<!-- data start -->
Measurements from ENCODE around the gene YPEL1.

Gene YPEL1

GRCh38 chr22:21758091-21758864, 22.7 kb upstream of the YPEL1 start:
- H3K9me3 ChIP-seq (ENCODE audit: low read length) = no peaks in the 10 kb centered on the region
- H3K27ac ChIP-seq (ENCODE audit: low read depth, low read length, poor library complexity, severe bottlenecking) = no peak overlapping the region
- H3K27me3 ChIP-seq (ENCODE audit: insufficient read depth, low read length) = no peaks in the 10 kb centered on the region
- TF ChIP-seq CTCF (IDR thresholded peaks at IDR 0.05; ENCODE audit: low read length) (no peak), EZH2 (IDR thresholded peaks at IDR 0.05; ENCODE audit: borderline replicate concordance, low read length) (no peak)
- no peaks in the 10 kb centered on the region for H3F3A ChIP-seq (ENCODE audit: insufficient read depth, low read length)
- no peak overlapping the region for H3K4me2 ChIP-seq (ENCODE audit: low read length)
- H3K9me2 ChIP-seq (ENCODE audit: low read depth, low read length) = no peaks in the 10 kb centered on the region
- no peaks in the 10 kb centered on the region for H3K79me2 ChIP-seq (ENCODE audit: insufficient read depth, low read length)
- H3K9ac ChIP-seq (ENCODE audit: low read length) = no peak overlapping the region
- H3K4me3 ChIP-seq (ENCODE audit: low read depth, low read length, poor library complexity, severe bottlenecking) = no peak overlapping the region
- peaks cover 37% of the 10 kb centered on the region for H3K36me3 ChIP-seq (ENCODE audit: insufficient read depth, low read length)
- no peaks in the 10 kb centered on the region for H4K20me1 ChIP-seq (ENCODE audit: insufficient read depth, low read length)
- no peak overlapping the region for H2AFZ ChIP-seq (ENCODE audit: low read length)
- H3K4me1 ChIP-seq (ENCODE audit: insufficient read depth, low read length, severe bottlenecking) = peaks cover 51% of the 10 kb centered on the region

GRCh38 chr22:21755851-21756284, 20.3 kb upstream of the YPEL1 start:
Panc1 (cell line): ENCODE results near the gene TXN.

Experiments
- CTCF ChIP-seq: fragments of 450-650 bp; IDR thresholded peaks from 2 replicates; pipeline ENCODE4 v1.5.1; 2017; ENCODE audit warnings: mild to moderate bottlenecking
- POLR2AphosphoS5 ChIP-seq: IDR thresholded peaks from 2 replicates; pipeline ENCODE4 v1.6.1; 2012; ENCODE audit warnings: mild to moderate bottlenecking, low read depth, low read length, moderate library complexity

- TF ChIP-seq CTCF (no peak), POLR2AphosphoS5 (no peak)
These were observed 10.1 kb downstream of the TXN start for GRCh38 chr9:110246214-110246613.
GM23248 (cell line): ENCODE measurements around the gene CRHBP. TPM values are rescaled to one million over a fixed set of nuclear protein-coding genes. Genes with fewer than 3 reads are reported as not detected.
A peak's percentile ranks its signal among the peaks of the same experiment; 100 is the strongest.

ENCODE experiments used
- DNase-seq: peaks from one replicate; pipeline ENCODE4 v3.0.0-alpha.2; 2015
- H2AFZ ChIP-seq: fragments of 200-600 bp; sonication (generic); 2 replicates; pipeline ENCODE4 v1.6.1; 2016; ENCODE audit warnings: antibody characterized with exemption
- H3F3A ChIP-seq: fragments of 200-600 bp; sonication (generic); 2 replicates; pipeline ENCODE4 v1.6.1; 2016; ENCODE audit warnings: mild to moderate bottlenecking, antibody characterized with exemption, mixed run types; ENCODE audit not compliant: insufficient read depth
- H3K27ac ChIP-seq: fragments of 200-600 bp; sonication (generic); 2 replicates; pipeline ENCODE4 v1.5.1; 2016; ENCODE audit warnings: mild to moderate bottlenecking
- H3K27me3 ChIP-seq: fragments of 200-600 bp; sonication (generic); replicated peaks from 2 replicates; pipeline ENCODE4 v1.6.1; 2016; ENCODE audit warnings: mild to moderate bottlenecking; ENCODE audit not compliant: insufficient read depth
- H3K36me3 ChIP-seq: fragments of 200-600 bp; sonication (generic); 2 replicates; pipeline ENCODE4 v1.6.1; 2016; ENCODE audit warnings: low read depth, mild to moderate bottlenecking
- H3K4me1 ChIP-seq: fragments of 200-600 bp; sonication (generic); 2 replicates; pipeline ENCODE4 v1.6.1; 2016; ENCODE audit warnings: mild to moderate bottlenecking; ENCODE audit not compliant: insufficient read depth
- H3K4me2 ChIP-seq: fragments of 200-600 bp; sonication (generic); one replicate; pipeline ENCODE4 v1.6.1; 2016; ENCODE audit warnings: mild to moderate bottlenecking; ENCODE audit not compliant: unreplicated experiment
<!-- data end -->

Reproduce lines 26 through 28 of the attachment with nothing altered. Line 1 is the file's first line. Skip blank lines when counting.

A peak's percentile ranks its signal among the peaks of the same experiment; 100 is the strongest.

ENCODE experiments used
- DNase-seq: peaks from one replicate; pipeline ENCODE4 v3.0.0-alpha.2; 2015